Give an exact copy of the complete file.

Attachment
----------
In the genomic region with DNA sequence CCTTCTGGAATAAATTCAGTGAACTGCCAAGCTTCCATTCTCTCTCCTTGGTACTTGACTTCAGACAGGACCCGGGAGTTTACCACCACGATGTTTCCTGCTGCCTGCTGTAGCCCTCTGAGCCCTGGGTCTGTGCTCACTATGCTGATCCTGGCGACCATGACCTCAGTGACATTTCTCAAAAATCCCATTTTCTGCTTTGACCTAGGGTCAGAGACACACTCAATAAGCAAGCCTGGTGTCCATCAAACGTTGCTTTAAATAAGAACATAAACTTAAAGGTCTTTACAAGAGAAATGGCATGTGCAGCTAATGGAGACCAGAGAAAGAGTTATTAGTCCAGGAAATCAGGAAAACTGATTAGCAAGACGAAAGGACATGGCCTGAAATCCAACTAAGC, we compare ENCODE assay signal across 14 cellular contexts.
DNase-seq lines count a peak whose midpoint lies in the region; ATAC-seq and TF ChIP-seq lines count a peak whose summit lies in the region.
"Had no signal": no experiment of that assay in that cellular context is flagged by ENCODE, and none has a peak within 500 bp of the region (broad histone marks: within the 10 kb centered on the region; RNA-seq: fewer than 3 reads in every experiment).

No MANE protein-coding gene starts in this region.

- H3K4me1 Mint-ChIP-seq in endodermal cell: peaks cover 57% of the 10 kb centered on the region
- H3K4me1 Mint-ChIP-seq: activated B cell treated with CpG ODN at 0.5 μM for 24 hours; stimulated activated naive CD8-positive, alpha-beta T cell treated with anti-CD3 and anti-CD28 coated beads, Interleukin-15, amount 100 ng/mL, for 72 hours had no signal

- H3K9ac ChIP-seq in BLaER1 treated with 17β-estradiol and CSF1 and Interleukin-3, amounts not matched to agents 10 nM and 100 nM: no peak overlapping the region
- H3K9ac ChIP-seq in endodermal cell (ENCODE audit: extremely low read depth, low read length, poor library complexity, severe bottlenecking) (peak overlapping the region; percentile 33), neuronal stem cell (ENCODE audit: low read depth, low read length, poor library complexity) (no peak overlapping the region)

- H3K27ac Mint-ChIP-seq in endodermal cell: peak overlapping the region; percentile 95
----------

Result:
In the genomic region with DNA sequence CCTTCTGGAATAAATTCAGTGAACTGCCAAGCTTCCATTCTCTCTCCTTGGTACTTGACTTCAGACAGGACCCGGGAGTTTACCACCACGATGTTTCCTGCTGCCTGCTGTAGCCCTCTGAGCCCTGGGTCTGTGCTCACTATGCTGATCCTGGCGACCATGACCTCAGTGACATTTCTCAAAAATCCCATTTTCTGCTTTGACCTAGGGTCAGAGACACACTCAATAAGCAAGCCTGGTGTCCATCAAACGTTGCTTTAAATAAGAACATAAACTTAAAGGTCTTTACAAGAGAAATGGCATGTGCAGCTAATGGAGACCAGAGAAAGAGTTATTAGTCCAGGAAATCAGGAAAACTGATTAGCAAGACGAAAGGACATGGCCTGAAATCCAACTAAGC, we compare ENCODE assay signal across 14 cellular contexts.
DNase-seq lines count a peak whose midpoint lies in the region; ATAC-seq and TF ChIP-seq lines count a peak whose summit lies in the region.
"Had no signal": no experiment of that assay in that cellular context is flagged by ENCODE, and none has a peak within 500 bp of the region (broad histone marks: within the 10 kb centered on the region; RNA-seq: fewer than 3 reads in every experiment).

No MANE protein-coding gene starts in this region.

- H3K4me1 Mint-ChIP-seq in endodermal cell: peaks cover 57% of the 10 kb centered on the region
- H3K4me1 Mint-ChIP-seq: activated B cell treated with CpG ODN at 0.5 μM for 24 hours; stimulated activated naive CD8-positive, alpha-beta T cell treated with anti-CD3 and anti-CD28 coated beads, Interleukin-15, amount 100 ng/mL, for 72 hours had no signal

- H3K9ac ChIP-seq in BLaER1 treated with 17β-estradiol and CSF1 and Interleukin-3, amounts not matched to agents 10 nM and 100 nM: no peak overlapping the region
- H3K9ac ChIP-seq in endodermal cell (ENCODE audit: extremely low read depth, low read length, poor library complexity, severe bottlenecking) (peak overlapping the region; percentile 33), neuronal stem cell (ENCODE audit: low read depth, low read length, poor library complexity) (no peak overlapping the region)

- H3K27ac Mint-ChIP-seq in endodermal cell: peak overlapping the region; percentile 95